6. I picked up a Graham Greene novel after a long time and it was pure nostalgia to be transported back to "Greeneland": usually a third-world country with a despotic government, with British expatriates forgotten by Her Majesty's Government, where the men are middle-aged, guilt-ridden and unable to love, men who have lost their faith in God and whose only outlets are the bottle or a prostitute. Where the search for redemption is their only remaining life force.Dr, Plarr is the central character, a [...]


    7. From BBC radio 4 - Drama :(31/01/2016)In a conversation with Nicholas Shakespeare, Graham Greene once named 'The Honorary Consul' as his favourite among all his novels, "use the characters change and that is very difficult to do."In this superbly tense story of political kidnap and sexual betrayal set at the beginning of Argentina's Dirty War in early 1970s, Greene's characters find themselves on a switchback ride of love, sacrifice and violence.Isolated Dr Eduardo Plarr, son of a missing politi [...]


    8. This was an exemplary read. Comedic indictments of the Latin ideal of machismo, kidnappers who are absolutely no good at kidnapping, the consistently volatile political situation of Latin American countries, the lonely emptiness of the ex-pat, and the utter worthlessness of one man's life when viewed through a Utilitarian framework: all of these themes find expression in Greene's Honorary Consul. This had been floating around in my to-be-read queue for a while and I have no regrets about bumping [...]


    9. The Honorary Consul ranks with the best of Graham Greene's work. It takes me back to my teenage years, when I loved such of his works as The Power and the Glory and The Heart of the Matter. Greene cared a great deal about crises of faith. When I was young, I had none: I was a good Catholic boy. Then, later, things grew more complex. I love that moral complexity in Greene.This book is about a botched kidnapping. A mixed group of Paraguayan and Argentinian "terrorists" attempt to take the American [...]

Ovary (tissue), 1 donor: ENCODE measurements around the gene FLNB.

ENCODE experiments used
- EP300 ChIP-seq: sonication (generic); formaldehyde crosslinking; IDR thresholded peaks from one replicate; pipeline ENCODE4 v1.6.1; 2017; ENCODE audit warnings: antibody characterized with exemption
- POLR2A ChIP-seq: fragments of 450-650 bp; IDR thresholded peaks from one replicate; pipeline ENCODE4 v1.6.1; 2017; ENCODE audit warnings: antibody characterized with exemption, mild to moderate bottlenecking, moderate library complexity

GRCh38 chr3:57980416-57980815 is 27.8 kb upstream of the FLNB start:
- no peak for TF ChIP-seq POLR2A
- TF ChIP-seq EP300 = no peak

10. Review first posted on BookLikes:brokentuneoklikes/post/"The God I believe in must be responsible for all the evil as well as for all the saints. He has to be a God made in our image with a night-side as well as a day-side."The Honorary Consul is somewhat heavier fare than Graham Greene's "entertainments". The justification of man's actions based on faith or based on the conflict created by the expectations of religious instruction and the reality of life features heavily in this book.Charlie Fo [...]


    11. Angst. Too much of it. Apparently angst bores me, whether it be Catholic angst, angst about being incapable of love, angst about being a failure or anything else this motley crew of idiots, incompetents, buffoons, alcoholics and pompous arses find to angst about.Which is a shame, because when the plot is advancing it's a fairly good story, though the plot turns on an imbecilic decision by one of the protagonists. There's a good, taut, 150p novel struggling to escape all the angst but ultimately [...]


    12. In a small town in Argentina, Dr. Plarr leads a quiet life among his patients, the other two English there, and his successive mistresses. Until a former classmate, known during his childhood in Paragay, defrocked priest asks him for information on the visit of the US ambassador. Unable to imagine the former friend in the role of a fierce guerrilla, Plarr gaved them. Only, this is not the ambassador who is now removed but by a combination of circumstances, the Honorary Consul of Great Britain, w [...]


    13. Regarded as one his own favorite works, this novel rightly categorized as a tragi-comedy as opposed to a spy novel in (enpedia/wiki/The_Hon) depicts an unmarried physician in his early thirties called Dr Eduardo Plaar (nicknamed Ted) who has lived in an Argentinian provincial town, Correintes. Interestingly, "The Honorary Consul" itself refers to Charles Fortnum, an alcoholic divorcee in his sixties; when I first browsed its title I misunderstood him as the sole protagonist; however, the key pr [...]